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Main article: Asia

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India proposes new rules to access its citizens’ data

14:41 | 10 December

India has proposed groundbreaking new rules that would require companies to garner consent from citizens in the country before collecting and processing their personal data. But at the same time, the new rules also state that companies will have to hand over “non-personal” data of their users to the government, and New Delhi will also hold the power to collect any data of its citizens without consent, thereby bypassing the laws applicable to everyone else, to serve sovereignty and larger public interest.

The new rules, proposed in “Personal Data Protection Bill 2019,” a copy of which leaked on Tuesday, would permit New Delhi to “exempt any agency of government from application of Act in the interest of sovereignty and integrity of India, the security of the state, friendly relations with foreign states, public order.”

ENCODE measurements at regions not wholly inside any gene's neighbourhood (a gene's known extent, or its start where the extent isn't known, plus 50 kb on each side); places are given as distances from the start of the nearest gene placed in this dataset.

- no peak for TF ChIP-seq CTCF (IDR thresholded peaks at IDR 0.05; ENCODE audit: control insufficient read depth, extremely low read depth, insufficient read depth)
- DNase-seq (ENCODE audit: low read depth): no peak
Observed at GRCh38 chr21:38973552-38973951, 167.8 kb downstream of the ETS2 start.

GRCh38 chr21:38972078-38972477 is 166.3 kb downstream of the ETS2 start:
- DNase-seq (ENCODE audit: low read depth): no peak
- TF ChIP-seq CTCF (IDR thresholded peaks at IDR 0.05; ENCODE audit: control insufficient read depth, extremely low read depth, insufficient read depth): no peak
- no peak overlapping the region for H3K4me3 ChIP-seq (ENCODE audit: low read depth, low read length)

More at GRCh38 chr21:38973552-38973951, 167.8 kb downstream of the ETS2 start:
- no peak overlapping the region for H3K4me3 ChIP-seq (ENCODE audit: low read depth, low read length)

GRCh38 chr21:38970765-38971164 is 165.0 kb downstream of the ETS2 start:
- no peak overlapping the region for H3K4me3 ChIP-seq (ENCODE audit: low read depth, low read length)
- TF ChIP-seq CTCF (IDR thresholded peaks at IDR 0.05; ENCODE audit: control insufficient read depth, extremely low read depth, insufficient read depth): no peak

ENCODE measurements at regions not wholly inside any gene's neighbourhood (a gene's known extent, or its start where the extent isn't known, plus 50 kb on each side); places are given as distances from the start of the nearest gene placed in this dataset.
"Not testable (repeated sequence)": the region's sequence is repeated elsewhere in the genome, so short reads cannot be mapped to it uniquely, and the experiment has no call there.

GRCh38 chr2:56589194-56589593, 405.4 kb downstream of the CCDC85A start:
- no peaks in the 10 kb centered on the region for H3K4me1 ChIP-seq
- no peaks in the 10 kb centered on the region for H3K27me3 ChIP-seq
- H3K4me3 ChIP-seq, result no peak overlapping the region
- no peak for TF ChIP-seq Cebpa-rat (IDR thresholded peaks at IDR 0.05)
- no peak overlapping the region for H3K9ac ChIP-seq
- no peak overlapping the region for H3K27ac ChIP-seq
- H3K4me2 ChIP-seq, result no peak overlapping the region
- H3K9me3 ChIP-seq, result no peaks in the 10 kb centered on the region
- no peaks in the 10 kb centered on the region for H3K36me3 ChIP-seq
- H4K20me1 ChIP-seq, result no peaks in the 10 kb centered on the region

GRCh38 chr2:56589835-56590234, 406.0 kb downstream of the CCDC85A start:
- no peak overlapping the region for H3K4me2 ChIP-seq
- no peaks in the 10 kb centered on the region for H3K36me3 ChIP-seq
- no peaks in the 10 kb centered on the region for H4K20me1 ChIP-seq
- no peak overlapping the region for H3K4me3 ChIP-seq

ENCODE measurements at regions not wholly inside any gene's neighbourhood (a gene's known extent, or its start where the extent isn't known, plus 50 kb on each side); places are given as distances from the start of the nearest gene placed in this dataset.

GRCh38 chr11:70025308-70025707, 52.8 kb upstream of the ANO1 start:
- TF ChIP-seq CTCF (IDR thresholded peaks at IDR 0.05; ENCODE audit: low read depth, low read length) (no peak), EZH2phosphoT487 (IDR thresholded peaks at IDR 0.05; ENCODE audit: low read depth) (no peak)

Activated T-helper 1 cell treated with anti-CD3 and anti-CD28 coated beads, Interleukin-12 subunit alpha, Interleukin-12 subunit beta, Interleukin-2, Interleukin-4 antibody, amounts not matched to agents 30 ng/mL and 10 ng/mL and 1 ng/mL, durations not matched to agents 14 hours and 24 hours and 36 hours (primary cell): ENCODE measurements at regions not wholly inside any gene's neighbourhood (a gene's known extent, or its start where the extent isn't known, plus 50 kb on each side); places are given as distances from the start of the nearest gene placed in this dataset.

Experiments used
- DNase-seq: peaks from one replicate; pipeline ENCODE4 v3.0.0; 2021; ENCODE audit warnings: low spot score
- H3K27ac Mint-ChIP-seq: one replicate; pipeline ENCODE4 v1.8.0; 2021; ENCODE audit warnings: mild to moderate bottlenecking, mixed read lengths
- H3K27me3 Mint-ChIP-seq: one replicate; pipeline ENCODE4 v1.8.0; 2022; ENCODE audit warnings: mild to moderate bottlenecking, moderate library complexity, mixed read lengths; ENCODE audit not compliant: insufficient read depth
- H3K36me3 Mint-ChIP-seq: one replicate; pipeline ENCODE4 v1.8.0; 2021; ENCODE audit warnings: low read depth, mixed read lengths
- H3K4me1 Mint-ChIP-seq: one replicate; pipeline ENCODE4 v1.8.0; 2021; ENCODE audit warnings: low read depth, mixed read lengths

If the bill passes, and it is expected to be discussed in the parliament in the coming weeks, select laws drafted more than a decade ago would remain unchanged.

Another proposed rule would grant New Delhi the power to ask any “data fiduciary or data processor” to hand over “anonymized” “non-personal data” for the purpose of better governance, among others.

New Delhi’s new bill — which was passed by the Union Cabinet last week, but has yet to be formally shared with the public — could create new challenges for Google, Facebook, Twitter, ByteDance’s TikTok and other companies that are already facing some regulatory heat in the nation.

India conceptualized this bill two years ago and in the years since, it has undergone significant changes. A draft of the bill, which was formally made public last year, had stated that the Indian government must not have the ability to collect or process personal data of its citizens, unless a lawful procedure was followed.

Ambiguity over who the Indian government considers an “intermediary” or a “social media” platform, or a “social media intermediary” are yet to be fully resolved, however. In the latest version, the bill appears to not include payment services, internet service providers, search engines, online encyclopedias, email services and online storage services as “social media intermediaries.”